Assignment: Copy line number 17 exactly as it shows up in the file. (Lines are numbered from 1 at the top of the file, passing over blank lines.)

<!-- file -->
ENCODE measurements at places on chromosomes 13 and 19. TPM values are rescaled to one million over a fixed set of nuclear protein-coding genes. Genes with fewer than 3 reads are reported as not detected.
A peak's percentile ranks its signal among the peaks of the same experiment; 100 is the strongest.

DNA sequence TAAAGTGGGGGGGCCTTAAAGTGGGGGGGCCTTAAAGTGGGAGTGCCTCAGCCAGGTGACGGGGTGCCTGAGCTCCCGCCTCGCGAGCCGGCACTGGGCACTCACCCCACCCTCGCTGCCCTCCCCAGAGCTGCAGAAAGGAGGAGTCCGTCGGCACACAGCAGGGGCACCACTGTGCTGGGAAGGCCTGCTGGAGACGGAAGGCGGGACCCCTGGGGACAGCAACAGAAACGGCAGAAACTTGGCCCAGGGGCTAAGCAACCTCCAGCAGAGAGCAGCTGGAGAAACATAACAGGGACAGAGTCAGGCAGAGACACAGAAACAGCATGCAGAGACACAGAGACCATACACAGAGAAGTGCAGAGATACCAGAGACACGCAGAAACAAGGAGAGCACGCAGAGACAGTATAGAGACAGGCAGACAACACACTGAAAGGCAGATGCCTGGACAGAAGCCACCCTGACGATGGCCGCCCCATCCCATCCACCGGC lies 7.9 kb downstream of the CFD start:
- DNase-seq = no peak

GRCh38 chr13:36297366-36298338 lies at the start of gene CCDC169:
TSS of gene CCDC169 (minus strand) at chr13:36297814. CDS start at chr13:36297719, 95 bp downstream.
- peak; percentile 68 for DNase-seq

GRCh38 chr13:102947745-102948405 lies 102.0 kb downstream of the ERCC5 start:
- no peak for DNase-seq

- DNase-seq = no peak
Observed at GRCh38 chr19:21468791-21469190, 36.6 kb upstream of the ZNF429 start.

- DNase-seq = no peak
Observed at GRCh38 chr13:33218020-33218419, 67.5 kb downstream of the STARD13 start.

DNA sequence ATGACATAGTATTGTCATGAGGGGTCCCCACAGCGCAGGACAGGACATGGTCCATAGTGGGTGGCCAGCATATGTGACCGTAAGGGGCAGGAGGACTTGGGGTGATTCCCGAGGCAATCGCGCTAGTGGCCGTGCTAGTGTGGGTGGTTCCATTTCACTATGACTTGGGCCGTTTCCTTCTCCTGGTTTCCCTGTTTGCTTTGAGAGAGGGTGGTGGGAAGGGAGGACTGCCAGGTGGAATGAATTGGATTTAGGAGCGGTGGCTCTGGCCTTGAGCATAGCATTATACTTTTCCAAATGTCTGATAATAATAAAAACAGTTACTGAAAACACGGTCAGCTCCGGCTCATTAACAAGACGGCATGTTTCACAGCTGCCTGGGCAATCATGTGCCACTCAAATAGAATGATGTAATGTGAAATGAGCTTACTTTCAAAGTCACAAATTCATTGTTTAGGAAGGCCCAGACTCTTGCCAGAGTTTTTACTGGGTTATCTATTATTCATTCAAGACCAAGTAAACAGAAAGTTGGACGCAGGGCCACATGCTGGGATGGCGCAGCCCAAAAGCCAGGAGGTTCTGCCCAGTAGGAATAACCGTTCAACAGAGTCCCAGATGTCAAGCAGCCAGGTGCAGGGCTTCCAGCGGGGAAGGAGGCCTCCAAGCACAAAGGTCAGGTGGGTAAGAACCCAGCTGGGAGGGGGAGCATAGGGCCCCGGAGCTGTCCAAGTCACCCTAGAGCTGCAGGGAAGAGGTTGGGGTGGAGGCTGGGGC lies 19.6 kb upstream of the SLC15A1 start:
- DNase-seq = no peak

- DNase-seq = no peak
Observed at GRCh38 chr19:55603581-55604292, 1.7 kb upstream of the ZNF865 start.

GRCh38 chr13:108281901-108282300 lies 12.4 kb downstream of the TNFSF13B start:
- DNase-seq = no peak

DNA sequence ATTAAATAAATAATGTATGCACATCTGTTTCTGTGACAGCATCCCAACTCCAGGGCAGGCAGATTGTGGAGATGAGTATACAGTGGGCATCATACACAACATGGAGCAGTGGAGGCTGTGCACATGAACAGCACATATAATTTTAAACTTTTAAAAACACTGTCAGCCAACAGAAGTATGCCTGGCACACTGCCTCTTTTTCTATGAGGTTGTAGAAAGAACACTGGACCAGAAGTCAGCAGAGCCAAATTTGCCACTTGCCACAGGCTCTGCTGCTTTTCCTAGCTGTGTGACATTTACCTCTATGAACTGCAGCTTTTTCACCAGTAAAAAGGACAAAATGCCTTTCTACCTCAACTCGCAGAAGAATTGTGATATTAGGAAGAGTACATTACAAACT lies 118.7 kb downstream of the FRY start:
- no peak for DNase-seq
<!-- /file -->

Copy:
Observed at GRCh38 chr19:55603581-55604292, 1.7 kb upstream of the ZNF865 start.